It is this perspective that Clarice C. Clarke set out to capture in her newly published book, “Hidden Secrets of St. Croix.” The book is filled with colorful photos of buildings, nature, and areas hidden from sight unless you hike there.

Estate Grange great house is captured in the book. Beautiful photos depicting an island autumn in the tropical sun. It is here where Alexander Hamilton, one of the founding fathers of the United States, spent his childhood with his mother Rachael Fawcett Levine. His mother’s gravesite is on the grounds of the estate. Another colorful photo is of Estate Anna’s Hope, a plantation with a fascinating history. It tells of when Anna’s Hope was prosperous in its high day when sugar was king.

As I turn the page, I come across Estate Sion Farm. This beautiful great house, built in the 1860s, is now the residence of the lieutenant governor of the Virgin Islands. The estate was once owned by Nicholas Tuite, a wealthy planter who migrated from the island of Montserrat in the 1750s to make his fortune in the sugar industry on St. Croix. Castle Coakley Estate, which is south of Sion Farm, has an extensive plantation ruins. The estate has two types of mills side by side, one being an ox and windmill. The historical structures on the property are impressive, with large retaining walls surrounding the operation of the mills. Such prominent Crucian planters like the Heyligers and Armstrongs once lived on the estate.

Clarice captured Estate St. John, which is located on the northeast side of the island south of Judith’s Fancy. The estate great house is on the National Register of Historic Places. The abandoned village houses, windmill, well tower, and other sugar factory structures are still visible to see. When the United States took over the Danish West Indies in 1917, the islands boasted an 85 percent literacy rate in education. The first country school for enslaved children on St. Croix was built in 1841 at Great Princess; Clarice captured the historic building with beautiful colors.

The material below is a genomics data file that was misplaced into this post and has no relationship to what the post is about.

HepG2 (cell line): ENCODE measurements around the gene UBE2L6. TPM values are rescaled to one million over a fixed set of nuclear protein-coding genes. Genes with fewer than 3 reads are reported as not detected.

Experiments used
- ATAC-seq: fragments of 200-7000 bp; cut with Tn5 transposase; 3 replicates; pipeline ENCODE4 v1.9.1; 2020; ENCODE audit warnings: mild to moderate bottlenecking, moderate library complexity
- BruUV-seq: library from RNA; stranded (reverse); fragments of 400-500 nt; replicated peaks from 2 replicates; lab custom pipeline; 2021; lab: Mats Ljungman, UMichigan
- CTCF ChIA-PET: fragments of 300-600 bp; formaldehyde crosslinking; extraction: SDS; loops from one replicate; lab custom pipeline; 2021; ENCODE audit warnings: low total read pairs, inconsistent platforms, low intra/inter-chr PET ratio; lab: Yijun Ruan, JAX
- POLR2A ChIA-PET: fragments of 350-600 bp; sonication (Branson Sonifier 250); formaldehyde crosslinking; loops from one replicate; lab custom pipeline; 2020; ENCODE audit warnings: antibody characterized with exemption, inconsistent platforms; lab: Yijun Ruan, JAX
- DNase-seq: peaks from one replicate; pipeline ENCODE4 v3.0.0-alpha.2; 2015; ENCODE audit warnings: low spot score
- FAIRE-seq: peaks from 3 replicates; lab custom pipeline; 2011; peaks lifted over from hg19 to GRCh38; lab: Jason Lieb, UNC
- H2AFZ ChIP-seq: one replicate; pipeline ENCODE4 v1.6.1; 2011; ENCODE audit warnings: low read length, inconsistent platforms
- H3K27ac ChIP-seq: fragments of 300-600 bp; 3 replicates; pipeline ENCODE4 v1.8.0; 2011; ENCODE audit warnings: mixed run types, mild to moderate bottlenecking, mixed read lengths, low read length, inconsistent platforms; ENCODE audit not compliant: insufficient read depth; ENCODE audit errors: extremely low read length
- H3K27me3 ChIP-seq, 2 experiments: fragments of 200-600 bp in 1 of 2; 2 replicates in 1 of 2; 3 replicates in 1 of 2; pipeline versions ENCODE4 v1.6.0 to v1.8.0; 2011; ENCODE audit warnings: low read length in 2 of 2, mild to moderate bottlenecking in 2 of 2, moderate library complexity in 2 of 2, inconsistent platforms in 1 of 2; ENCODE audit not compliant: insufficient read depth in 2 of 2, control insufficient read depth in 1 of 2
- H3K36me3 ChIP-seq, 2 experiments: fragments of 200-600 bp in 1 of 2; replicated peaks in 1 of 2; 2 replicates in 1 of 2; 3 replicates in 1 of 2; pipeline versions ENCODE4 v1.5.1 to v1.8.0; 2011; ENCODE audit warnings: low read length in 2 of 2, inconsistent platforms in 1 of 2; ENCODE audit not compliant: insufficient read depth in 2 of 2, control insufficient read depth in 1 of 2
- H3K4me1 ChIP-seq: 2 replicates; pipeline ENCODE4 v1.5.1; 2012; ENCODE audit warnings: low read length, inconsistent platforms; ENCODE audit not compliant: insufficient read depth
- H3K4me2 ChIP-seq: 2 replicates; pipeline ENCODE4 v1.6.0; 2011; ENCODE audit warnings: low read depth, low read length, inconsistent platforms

There were eight Danish countryside schools on St. Croix, five on St. Thomas, and two on St. John. All the photos in the book are in color, with a small writeup of each historic site. I don’t want to give you the impression that the book is just on ruins and great houses. She also captures nature in its fullness. With me, Clarice explored the waterfalls on the island, the kribeshee swimming in the streams, and the diverse, exquisitely blue waters surrounding the island’s coast.

The book showcases St. Croix, the last frontier of the Virgin Islands, with hidden secrets very few Virgin Islanders know about. This book walks you through some of the history in color, telling what made the island of St. Croix so unique in our history as Virgin Islanders.

The book is available at Undercover Books on St. Croix, the Virgin Islands Caribbean Cultural Center at UVI, the St. George Village Botanical Garden, and at

— Olasee Davis, St. Croix, is an ecologist at the University of the Virgin Islands. He is active in Virgin Islands historical, cultural and environmental preservation, and he leads the St. Croix Hiking Association’s hikes focused on those topics.

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Olasee Davis